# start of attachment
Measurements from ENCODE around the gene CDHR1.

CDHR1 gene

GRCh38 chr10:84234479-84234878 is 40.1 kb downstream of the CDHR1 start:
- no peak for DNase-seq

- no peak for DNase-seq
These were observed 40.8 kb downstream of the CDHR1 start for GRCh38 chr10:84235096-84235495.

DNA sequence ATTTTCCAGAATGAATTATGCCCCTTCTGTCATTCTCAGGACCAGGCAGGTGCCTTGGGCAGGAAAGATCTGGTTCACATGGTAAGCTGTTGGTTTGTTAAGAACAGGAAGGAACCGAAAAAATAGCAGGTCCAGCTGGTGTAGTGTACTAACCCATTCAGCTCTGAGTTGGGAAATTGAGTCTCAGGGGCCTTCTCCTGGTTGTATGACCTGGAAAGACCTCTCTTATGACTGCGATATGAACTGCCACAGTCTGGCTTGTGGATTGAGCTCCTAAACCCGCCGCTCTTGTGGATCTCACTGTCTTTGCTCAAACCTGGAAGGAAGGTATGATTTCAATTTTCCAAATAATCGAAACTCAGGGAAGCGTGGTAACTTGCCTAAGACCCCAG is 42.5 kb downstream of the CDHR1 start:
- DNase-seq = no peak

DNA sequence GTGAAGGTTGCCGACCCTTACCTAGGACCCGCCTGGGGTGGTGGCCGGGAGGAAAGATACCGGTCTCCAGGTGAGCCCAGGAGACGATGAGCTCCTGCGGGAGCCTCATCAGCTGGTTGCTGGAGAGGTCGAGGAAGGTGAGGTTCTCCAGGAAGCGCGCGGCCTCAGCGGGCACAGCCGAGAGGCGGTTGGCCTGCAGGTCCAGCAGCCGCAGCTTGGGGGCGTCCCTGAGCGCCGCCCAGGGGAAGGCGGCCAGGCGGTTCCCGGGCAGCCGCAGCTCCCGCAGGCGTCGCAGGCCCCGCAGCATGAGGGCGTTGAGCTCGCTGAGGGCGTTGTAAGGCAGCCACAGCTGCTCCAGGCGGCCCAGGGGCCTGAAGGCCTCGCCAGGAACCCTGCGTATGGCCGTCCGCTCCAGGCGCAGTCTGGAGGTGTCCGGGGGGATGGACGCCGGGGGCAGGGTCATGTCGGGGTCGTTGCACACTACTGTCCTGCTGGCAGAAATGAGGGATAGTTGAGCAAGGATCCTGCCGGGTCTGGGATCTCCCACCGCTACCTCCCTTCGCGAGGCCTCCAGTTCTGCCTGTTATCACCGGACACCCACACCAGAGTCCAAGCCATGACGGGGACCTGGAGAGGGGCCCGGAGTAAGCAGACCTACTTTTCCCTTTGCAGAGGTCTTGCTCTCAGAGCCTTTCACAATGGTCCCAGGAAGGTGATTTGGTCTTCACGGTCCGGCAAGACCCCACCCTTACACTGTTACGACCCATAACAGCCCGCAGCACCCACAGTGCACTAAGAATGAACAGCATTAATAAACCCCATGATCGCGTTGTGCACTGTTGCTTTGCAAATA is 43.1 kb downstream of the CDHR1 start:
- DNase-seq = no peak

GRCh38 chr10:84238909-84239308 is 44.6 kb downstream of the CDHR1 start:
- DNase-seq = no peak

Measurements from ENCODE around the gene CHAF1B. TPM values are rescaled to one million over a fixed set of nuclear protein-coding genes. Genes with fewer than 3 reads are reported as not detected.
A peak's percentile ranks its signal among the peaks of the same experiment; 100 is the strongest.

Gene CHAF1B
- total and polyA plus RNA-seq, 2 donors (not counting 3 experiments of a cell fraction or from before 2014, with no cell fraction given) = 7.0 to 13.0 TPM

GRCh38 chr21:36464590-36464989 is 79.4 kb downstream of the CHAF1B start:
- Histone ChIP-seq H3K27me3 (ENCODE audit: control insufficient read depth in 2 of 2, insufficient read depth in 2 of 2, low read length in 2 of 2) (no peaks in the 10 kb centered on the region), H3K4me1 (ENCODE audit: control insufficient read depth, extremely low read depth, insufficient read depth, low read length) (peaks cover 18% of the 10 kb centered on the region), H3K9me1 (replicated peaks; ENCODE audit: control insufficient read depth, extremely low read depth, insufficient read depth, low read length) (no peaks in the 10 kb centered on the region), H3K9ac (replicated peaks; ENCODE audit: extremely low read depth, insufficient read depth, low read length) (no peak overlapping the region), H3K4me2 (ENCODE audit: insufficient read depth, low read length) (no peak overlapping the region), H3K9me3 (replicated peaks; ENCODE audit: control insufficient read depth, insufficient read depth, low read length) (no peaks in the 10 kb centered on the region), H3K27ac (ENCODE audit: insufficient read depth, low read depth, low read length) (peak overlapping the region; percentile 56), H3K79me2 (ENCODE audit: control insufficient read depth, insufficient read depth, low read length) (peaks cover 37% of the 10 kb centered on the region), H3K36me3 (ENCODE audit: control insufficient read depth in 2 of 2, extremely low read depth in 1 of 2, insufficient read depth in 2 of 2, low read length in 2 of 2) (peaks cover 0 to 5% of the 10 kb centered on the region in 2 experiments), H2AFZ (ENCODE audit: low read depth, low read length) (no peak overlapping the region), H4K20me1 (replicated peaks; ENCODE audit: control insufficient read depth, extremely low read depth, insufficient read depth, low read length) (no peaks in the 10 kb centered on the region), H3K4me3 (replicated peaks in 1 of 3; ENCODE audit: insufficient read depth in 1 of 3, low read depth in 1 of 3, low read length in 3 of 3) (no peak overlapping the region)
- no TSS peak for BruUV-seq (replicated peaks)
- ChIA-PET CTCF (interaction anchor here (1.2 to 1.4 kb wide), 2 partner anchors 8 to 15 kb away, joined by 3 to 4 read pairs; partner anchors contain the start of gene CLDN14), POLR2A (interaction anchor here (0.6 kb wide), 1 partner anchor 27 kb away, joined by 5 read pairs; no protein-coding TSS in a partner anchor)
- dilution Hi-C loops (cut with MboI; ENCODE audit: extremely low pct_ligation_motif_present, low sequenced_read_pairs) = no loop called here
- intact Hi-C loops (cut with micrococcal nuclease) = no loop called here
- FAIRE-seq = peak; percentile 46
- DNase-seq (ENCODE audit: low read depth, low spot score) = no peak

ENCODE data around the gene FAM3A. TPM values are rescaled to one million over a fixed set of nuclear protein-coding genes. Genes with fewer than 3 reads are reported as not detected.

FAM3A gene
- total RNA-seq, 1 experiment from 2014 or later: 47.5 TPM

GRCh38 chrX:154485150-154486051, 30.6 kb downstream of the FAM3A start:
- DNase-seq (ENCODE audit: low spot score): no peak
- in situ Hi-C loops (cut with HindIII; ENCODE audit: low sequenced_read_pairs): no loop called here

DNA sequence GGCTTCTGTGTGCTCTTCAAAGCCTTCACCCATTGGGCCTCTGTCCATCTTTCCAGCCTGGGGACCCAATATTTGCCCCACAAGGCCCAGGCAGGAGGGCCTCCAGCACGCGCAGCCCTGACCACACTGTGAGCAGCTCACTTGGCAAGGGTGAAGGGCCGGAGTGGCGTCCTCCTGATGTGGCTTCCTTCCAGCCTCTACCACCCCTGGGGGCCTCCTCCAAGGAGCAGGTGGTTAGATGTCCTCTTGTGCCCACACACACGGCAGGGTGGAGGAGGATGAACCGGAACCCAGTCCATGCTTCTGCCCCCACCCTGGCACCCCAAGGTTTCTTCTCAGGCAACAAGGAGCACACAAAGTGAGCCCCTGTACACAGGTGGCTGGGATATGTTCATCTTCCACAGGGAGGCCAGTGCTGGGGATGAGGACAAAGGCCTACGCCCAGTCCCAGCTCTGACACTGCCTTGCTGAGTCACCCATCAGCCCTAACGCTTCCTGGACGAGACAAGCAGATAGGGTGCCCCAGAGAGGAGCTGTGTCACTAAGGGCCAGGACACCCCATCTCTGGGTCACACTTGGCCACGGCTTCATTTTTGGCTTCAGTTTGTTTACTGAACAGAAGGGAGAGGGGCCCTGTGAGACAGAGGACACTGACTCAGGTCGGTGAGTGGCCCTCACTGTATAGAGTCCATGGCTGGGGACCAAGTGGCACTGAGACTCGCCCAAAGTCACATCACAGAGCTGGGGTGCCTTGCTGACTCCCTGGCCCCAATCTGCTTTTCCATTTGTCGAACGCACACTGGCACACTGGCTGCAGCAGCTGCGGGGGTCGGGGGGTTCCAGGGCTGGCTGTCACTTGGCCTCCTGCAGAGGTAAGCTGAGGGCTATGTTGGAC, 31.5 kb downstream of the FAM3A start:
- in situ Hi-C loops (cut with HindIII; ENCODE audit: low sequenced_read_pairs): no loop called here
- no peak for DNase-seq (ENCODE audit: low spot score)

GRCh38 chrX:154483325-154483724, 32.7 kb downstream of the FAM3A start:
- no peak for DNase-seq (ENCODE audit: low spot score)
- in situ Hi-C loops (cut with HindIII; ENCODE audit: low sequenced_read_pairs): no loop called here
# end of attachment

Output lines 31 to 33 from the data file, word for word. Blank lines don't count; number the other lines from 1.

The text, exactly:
DNA sequence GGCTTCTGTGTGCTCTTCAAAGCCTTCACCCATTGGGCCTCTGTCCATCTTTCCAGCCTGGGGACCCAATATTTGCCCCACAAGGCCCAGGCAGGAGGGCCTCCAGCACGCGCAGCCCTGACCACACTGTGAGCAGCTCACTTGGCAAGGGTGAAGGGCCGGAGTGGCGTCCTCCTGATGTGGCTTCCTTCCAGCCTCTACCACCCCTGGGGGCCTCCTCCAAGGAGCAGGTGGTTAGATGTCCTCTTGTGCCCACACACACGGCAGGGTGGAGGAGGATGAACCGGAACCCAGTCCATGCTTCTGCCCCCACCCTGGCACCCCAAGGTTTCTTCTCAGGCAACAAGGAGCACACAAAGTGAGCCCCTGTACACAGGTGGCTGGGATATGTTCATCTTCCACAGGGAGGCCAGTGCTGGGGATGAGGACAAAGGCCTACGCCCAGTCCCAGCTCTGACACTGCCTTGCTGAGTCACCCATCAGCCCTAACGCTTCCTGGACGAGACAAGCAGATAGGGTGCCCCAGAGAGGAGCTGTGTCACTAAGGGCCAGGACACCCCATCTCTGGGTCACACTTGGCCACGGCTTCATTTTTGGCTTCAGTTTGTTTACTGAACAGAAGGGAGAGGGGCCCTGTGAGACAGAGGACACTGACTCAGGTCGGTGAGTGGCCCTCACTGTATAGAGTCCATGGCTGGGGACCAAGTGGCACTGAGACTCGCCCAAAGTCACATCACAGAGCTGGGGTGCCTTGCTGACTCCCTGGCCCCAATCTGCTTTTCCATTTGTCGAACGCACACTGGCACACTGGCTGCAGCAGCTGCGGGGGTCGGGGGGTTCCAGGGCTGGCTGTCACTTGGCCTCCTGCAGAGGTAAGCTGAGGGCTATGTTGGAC, 31.5 kb downstream of the FAM3A start:
- in situ Hi-C loops (cut with HindIII; ENCODE audit: low sequenced_read_pairs): no loop called here
- no peak for DNase-seq (ENCODE audit: low spot score)